In the bioconversion of glycerol, it is first converted to pyruvate, whereby pyruvate is further reduced into various organic compounds, such as ethanol. The organic compounds produced vary depending on the types of microorganism and the culture conditions. Glycerol can be converted to ethanol with co-production of either hydrogen or formate. In addition, the formate generated can also be converted completely for the production of hydrogen and carbon dioxide [7, 28]. Hence, the presence of hydrogen is expected during the fermentation of glycerol. The hydrogen yield in all studied strains were similar, and were determined to fall in the range of 0.20 - 0.28 mol/mol. Aside from this, in this study, several organic acids, such as succinic acid, lactic acid and acetic acid, were detected at minor concentrations at mg/L in the fermentation broth. Different types of microorganisms produce different types of organic products including organic acids, depending on the metabolic pathways during glycerol degradation [7]. Formic acid was actually produced during the initial stage of fermentation (data not shown), whereas no formic acid was detected at the end of fermentation because it is converted into hydrogen and carbon dioxide. Despite this, a minor amount of formic acid was detected during fermentation using E. coli BW25113.

In comparison with all studied strains, the isolated E. coli SS1 produced ethanol that was approximately 2.3- and 1.7-fold higher in concentration than did E. aerogenes HU101 and E. coli BW25113, respectively. However, in comparison to glucose, the isolated E. coli SS1 could not efficiently consume glucose (8.08 ± 0.1 g/L) for ethanol production. It showed that isolated E. coli SS1 has low affinity or utilizing rate to glucose in comparison to glycerol for ethanol production. Even strain E. coli BL21 able to gives similar yield in both fermentation conditions, this strain consumed only 15% of total amount of glucose used as substrate, whereas nearly all glycerol was consumed by this strain. Thus, glycerol is more preferable compared to glucose as substrate in this ethanol fermentation.

Isolated E. coli SS1 was obtained after several screening processes and has been compared by using three differently-composed media. Ethanol fermentation by isolated E. coli SS1 using glycerol and glucose, respectively, shows that this isolated strain has a greater capability for the production of ethanol at higher yields using glycerol than it does when using glucose as a carbon source. The results from this study show that wild-type E. coli that is locally isolated, is an effective microorganism that can be used for the conversion of glycerol into ethanol and hydrogen. In many studies related to sugar conversion, engineered E. coli is needed for conversion into valuable products. In this study, however, wild-type E. coli was in fact able to produce high yield of ethanol with other by-products including hydrogen and several organic acids at minor amounts from glycerol. In addition, in the conversion of glycerol, increased yields of products can be obtained as opposed to other sugars, such as glucose [27], due to the higher degrees of reduction per carbon in glycerol than in sugars.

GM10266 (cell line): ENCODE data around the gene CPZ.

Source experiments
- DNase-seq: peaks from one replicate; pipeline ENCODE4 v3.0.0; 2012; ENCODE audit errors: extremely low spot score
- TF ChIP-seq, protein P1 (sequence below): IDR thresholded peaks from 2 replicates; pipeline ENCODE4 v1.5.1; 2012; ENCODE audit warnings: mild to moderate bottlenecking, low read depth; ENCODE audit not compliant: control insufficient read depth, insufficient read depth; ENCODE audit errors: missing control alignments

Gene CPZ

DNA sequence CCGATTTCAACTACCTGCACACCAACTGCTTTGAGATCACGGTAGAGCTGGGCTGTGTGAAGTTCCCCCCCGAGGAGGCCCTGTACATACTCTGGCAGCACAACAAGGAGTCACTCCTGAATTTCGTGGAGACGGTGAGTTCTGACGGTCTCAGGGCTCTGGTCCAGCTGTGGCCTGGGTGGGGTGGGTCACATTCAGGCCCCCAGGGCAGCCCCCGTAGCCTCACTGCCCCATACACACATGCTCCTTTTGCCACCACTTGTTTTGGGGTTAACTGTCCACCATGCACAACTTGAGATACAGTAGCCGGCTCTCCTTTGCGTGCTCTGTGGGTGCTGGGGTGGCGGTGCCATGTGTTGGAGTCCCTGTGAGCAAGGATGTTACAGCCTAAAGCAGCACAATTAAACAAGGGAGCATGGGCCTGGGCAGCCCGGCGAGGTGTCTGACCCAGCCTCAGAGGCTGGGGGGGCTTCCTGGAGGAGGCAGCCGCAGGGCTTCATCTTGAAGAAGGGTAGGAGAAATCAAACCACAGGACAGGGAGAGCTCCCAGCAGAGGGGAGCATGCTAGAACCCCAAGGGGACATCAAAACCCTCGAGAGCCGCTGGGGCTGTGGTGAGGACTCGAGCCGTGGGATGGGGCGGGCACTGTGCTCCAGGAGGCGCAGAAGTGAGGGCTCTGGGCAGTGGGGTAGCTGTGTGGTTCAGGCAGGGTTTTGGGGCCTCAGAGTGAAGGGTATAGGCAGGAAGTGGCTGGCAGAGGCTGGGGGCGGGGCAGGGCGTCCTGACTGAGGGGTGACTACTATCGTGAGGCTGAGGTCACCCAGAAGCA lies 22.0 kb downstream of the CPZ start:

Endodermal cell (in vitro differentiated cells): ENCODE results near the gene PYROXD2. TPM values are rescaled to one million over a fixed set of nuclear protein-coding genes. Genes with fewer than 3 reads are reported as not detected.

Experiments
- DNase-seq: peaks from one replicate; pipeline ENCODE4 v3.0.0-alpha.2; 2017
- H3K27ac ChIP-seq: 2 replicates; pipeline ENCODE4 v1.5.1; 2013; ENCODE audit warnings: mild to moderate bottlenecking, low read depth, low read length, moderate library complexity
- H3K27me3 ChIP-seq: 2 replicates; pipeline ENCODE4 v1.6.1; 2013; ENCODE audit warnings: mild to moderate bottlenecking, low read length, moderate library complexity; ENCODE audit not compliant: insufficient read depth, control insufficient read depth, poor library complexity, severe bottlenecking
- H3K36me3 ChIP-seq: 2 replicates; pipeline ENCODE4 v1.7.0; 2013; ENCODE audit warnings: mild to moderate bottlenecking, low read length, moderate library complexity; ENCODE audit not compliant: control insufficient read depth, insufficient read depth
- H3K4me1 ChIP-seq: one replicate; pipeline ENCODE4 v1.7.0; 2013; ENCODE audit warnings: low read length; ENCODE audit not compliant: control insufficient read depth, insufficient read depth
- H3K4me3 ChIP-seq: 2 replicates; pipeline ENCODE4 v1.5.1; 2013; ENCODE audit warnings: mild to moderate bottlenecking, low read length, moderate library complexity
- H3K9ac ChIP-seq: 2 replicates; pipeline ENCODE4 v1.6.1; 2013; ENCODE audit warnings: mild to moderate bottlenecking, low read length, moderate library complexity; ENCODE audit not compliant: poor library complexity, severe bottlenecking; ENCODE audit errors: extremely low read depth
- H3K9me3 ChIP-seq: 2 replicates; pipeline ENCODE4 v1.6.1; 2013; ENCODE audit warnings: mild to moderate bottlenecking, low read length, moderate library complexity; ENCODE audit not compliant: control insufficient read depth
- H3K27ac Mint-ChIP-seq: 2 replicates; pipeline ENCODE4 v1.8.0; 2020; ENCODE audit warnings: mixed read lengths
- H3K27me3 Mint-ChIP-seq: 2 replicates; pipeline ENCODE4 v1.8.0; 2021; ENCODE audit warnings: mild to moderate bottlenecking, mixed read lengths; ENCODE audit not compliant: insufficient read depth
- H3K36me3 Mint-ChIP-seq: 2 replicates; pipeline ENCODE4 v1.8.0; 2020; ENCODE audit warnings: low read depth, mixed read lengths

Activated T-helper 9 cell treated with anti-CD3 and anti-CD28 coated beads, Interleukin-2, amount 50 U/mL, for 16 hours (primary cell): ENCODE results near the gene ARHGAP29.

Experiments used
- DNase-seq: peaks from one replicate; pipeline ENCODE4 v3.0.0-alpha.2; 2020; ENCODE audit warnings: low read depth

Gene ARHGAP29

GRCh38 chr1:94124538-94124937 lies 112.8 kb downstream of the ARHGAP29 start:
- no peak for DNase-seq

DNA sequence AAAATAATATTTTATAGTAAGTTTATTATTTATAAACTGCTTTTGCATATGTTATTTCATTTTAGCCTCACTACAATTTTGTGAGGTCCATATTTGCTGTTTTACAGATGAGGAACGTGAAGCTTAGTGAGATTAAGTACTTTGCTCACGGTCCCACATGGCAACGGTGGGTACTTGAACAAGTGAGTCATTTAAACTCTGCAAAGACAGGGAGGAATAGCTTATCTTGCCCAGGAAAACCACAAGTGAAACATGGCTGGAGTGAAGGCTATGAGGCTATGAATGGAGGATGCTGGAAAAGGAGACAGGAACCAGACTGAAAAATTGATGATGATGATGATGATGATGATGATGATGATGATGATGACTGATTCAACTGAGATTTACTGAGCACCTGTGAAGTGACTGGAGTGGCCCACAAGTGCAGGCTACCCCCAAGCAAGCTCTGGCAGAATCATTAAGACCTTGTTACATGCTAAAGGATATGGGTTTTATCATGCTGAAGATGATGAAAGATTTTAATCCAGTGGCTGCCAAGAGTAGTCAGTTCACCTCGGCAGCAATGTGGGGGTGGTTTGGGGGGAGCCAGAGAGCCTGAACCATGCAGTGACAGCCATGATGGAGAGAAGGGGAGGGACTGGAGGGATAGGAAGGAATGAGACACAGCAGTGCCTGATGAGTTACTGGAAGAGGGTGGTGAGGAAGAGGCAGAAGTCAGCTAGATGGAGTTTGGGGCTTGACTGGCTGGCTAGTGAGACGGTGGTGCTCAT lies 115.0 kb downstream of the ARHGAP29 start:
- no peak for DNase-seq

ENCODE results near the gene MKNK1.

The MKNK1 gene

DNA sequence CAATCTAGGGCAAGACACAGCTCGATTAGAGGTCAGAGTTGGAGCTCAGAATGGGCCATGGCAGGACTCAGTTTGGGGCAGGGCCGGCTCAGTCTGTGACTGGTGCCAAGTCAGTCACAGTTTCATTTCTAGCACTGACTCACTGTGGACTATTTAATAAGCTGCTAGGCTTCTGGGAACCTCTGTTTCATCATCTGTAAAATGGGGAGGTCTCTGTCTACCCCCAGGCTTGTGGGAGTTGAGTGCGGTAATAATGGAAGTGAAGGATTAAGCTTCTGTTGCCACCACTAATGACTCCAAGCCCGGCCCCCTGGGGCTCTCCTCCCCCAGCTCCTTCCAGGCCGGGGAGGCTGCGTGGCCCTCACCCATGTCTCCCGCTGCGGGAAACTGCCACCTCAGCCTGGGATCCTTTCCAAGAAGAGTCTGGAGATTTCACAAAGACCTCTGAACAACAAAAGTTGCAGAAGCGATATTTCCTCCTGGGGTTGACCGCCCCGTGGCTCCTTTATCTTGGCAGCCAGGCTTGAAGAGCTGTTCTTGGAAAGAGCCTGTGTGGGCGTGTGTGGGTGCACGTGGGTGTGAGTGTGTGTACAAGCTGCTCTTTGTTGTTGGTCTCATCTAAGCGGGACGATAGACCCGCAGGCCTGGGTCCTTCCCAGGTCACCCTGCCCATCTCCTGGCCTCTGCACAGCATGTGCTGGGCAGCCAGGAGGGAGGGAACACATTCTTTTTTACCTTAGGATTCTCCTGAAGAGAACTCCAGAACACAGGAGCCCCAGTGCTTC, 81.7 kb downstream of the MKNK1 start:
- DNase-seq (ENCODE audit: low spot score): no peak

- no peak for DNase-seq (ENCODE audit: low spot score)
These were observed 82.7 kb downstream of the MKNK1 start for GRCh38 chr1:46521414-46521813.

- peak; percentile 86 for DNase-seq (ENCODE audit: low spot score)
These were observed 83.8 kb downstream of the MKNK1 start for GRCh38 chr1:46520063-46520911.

Despite the fact that many types of microorganisms are able to produce ethanol from various carbon sources, E. coli has been considered a potential tool in ethanol production, under consideration of its many advantages, such as rapid growth as well as its ability to maintain metabolic activity under aerobic and anaerobic conditions. Furthermore, E. coli can be exploited as a genetic tool that can be used to improve the production via metabolic engineering techniques. With an abundance of glycerol in nature due to the increase of biodiesel production, there is a great potential for the isolated strain E. coli SS1 to be used for the production of ethanol from glycerol.


The bioconversion of glycerol, instead of glucose, into ethanol by an isolated strain identified as E. coli SS1 is feasible. Hydrogen was produced as a co-product during ethanol fermentation using this isolated strain with full conversion for an ethanol yield. In ethanol fermentation with glycerol, isolated E. coli SS1 yielded increased amounts of ethanol and hydrogen than did E. coli BW25113 and E. aerogenes HU101 prior to optimization processes. In addition, isolated E. coli SS1 produced greater amount of ethanol from glycerol, whereas lower ethanol yield was obtained during fermentation with glucose as a substrate. The ethanol yield during glycerol fermentation was approximately three-fold higher than that of glucose fermentation. Thus, this isolated strain is considered as a potential glycerol-fermenting bacterium for the bioethanol industry as glycerol is a cheap and abundant resource derived from the biodiesel industry. This isolated strain may play an important role as a genetic tool for future upstream processes in bioethanol fermentation as it exhibited high similarity to E. coli SS1.